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Exclusive: Culture Mile wayfinding contest winner revealed

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Karsten Huneck & Bernd Truempler (KHBT) has won the City of London Corporation’s competition to find a designer for a temporary £40-60,000 wayfinding installation in the City’s Culture Mile

The studio was chosen from a shortlist of emerging practices, including Neiheiser Argyros, Raw Architecture Workshop, Squint/Opera and Whybrow Pedrola. More than 20 submissions were received.

The competition sought conceptual proposals for an innovative public-realm intervention intended to boost walkability within the Culture Mile’s north-south route connecting the Millennium Bridge, St Paul’s Cathedral, the Museum of London and the Barbican Centre.

KHBT’s winning scheme, dubbed Around the Corner, features a series of signs inspired by a quotation from Virginia Woolf’s novel Jacob’s Room: ‘The streets of London have their map; but our passions are uncharted. What are you going to meet if you turn this corner?’

The call for concepts – open to architects, designers and artists – sought ideas to ‘animate and transform’ the route by day and night. KHBT’s winning proposal will be installed from autumn 2019 to spring 2020.

Karsten Huneck of KHBT said: ‘We are delighted and honoured to be able to add to the City’s rich cultural offerings by creating a spatial piece that will bring these closer to the visitor.

‘Around the Corner highlights specific locations on the way between Tate Modern and the Barbican Centre in order to create a new identity for the route and mark the more hidden points of interest. The piece adds a parallel narrative by using the means of literature in a metaphorical and literal way at the same time.’

Simon Duckworth, deputy chair of the City Corporation’s Policy and Resources Committee, said: ‘The City of London Corporation is committed to the physical transformation of Culture Mile and this includes the important north-south axis between the Barbican and the Millennium Bridge.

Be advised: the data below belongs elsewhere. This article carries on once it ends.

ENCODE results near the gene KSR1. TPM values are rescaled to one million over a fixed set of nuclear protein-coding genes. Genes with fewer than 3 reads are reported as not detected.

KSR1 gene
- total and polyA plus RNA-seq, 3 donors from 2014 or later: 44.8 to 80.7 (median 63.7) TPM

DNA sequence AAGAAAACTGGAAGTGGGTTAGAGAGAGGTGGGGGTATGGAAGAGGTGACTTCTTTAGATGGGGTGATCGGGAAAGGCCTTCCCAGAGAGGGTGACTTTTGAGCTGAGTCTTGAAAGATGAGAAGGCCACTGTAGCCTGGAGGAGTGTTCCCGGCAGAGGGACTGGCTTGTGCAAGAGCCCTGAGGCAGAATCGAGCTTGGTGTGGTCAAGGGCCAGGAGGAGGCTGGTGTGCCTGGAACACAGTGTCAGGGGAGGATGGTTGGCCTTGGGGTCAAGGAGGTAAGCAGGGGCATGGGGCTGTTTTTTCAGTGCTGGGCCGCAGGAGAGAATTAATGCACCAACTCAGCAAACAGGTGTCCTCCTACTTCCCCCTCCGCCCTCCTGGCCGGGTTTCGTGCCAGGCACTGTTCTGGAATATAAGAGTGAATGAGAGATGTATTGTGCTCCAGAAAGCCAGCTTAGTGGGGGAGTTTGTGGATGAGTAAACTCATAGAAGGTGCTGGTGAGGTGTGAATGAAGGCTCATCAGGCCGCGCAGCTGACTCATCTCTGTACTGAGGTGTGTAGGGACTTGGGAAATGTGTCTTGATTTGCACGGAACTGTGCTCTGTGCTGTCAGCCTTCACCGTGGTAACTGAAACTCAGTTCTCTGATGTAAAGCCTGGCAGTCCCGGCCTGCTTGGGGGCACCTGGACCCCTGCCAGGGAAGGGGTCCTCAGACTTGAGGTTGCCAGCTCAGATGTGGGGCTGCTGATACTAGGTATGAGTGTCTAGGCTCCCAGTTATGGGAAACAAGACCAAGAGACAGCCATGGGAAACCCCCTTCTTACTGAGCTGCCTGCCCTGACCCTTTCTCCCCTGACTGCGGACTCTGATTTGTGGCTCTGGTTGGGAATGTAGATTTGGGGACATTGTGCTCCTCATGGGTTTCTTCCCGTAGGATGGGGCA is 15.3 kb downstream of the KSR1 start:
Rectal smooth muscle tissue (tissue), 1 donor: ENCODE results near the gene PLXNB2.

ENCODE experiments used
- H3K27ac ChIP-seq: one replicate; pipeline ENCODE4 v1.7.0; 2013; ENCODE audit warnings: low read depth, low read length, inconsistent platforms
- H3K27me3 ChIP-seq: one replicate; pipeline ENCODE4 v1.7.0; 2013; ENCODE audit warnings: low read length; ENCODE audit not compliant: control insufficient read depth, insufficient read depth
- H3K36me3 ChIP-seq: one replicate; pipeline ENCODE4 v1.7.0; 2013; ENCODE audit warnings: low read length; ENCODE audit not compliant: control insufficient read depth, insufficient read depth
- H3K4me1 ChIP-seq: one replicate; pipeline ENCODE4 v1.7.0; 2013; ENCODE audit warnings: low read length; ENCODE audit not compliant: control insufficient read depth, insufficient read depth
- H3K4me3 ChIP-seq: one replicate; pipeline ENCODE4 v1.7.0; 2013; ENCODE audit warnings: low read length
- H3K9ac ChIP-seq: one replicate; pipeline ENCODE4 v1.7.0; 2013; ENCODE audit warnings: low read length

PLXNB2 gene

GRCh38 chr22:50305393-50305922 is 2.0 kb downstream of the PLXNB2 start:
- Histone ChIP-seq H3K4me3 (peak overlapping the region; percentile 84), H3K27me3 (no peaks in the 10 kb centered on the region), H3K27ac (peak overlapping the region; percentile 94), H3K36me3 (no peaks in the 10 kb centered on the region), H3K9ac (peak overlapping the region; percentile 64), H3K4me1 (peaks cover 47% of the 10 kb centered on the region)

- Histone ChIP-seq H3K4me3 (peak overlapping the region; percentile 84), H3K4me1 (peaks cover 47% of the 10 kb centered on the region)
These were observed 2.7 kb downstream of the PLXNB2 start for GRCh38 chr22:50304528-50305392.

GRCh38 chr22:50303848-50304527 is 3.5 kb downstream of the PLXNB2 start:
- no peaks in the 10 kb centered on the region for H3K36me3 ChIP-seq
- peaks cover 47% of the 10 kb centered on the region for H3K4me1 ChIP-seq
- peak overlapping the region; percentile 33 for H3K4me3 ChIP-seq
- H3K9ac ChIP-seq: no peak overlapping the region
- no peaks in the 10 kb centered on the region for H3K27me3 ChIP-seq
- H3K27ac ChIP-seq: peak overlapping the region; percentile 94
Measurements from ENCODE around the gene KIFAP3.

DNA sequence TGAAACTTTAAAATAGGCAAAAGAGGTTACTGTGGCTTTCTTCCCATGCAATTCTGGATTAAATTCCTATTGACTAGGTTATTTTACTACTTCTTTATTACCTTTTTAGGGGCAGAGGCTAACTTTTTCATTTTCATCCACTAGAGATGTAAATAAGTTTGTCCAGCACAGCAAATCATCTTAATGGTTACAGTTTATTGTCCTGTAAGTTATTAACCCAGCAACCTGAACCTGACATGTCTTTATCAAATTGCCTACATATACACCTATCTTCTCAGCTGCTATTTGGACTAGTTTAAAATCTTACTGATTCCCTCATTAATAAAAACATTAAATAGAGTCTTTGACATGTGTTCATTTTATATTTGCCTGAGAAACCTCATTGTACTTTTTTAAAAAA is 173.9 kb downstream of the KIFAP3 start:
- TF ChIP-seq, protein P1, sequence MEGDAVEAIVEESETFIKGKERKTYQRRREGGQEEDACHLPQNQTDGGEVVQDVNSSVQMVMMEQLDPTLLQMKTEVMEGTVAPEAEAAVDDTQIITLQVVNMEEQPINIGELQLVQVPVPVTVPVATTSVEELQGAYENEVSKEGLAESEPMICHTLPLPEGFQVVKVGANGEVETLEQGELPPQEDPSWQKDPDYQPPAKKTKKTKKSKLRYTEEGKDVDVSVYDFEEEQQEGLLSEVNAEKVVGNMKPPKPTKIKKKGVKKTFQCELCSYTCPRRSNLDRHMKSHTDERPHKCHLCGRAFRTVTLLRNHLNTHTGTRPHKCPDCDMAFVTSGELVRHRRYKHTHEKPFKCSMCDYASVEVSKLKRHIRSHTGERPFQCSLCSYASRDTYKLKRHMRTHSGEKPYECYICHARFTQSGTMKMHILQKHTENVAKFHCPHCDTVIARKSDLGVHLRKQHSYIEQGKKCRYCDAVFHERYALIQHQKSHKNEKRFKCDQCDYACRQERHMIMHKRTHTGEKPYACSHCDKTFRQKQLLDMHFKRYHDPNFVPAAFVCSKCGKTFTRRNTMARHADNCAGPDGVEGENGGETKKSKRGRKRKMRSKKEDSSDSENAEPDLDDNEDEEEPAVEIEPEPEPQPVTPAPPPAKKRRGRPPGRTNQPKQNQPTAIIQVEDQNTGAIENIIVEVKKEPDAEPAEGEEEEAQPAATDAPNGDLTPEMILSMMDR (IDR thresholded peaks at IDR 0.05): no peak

‘There was a strong field of entries and KHBT’s winning proposal will bring the area to life with its imaginative approach inspired by the literature of the early 20th century. It will help us realise our ambition to create an unrivalled visitor experience and a welcoming environment for everyone to enjoy this cultural and learning destination.’

The Culture Mile initiative, launched in 2017, will transform the north-west corner of the City of London between Moorgate and Farringdon into a cultural hub over the next 10 to 15 years. An ideas contest for a series of Culture Mile ‘Summer Speculations’ was held two years ago.

The district will include three major building projects: the transformation of Beech Street; the new Museum of London, designed by Stanton Williams and Asif Khan; and the proposed £200-£250 million Centre for Music by Diller Scofidio + Renfro.

Proposals in the latest competition were expected to boost daytime and night-time ambience and could include lighting and other decorative features along with modular elements. Concepts were expected to be accessible, sustainable and robust.

Judges included City Public Realm senior manager Sarah Jane Enson; Melodie Leung, senior associate at Zaha Hadid Architects; and Culture Mile manager Tim Jones.

The finalists

WINNER: ‘Around the Corner’ by KHBT

WINNER: ‘Around the Corner’ by KHBT

WINNER: ‘Around the Corner’ by KHBT

‘Starting at the south of the route at the Millennium Bridge, each word of the last sentence will be located at points along the walk where it acts as a wayfinding tool, as well as a sculptural attractor where people can be informed about Culture Mile and the place where it is located. The distance between each of these ‘signs’ allows the pedestrian to be guided between the last and the next word along the path.